How to Mentor a College Student

How to Mentor a College Student
  • Opening Intro -

    If you are a college graduate, you may have been approached by your alumni group for financial remuneration.

    Furthermore, you may have also been asked to mentor one or more students.


Mentoring is simply a process where you advise or train another individual — in this case a college student. If mentoring is something that you want to do, then these steps can help you achieve that goal.

Step No. 1 — Initiate or respond to a mentoring request. If you are asked by your college to mentor a student, then simply respond to that request as instructed. You will be put in touch with a college official to expedite the process. However, if you want to mentor and have not been contacted by the college, then contact the school’s alumni association for guidance. Otherwise, contact the college’s student services department for direction.

Step No. 2 — Decide what support you can provide. Mentoring can be approached in a number of ways. You may feel more comfortable with simply advising the student, sharing the different types of courses he or she might take or suggest an academic path that could benefit the student the most. Another option is to directly teach the student, by offering tutoring services. Specifically, you might review a paper, go over assignments or discuss options for a term paper. Determine the paradigm that is right for you and make your desires known before being assigned to the student.

Step No. 3 — Receive student information. Likely, your college will refer a student to you based on your requirements and the student’s needs. Certainly, these students will be matched to the best possible choice. In that case you will review the student’s information and decide whether this is an individual you can help. If so, then reach out to that student directly to begin your mentoring relationship.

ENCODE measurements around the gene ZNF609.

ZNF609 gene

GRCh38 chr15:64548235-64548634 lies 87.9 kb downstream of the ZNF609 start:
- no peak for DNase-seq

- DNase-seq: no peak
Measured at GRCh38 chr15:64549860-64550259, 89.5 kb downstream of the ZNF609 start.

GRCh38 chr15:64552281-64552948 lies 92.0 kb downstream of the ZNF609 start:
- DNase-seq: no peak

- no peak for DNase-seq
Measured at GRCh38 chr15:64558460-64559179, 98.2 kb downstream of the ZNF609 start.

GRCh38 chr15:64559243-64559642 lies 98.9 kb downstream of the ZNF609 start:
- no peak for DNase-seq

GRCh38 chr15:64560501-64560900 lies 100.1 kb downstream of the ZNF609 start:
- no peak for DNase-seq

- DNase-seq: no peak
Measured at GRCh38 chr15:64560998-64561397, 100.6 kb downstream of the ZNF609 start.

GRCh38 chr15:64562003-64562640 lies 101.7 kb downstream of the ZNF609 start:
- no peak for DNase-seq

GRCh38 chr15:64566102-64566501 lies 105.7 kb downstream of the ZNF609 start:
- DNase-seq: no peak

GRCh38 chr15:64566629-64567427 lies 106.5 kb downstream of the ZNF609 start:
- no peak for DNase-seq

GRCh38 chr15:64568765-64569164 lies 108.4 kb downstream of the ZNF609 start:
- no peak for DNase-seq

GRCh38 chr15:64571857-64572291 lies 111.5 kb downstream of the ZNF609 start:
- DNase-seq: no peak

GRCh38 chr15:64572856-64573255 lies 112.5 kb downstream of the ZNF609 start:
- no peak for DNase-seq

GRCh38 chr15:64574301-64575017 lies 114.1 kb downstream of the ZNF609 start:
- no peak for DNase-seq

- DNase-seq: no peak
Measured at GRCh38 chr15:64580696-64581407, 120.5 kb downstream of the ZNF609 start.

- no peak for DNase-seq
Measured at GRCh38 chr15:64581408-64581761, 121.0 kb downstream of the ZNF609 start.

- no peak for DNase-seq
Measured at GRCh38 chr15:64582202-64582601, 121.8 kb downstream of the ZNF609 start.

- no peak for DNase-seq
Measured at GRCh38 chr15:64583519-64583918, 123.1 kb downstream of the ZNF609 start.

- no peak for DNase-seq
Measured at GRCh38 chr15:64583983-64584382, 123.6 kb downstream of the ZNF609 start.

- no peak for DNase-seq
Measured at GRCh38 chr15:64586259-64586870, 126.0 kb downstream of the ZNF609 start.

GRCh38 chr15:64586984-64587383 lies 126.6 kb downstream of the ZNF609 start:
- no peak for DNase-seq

Step No. 4 — Establish contact and build a relationship. Begin your mentoring relationship by setting up a phone or an in-person meeting. If you are local, endeavor to meet this individual in a public place. If you are remote, exchange email addresses and offer your phone number for contact. Get to know this individual, explain who you are and iterate your interest in mentoring. Consequently, be forthright in what you can offer, establishing expectations. However, you may learn that the student has other expectations in mind — see if you two can find a common ground. Otherwise, the mentoring consociation may not be an ideal fit.

Step No. 5 — Pursue a friendship. Unlike the usual professor-student relationship, you can establish a friendship with the mentee, knowing that you won’t unduly influence this individual. Furthermore, you can begin to build a foundation for a lasting relationship, one that can help this student launch his or her career. Indeed, you may discover that the mentee has as much to offer to you as you do to him or her. The interrelation will certainly grow and evolve as you allow it to.

Mentoring Considerations

In view of the importance that you place on mentoring, you may find that the student is not similarly inclined to reciprocate. In particular, he or she may not show commitment to the relationship. It is at that point you should decide whether to continue with the mentor-mentee relationship or ask the college to be assigned to a different student.

See AlsoCSU Mentors Help Challenged Students


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Categories: Education Tips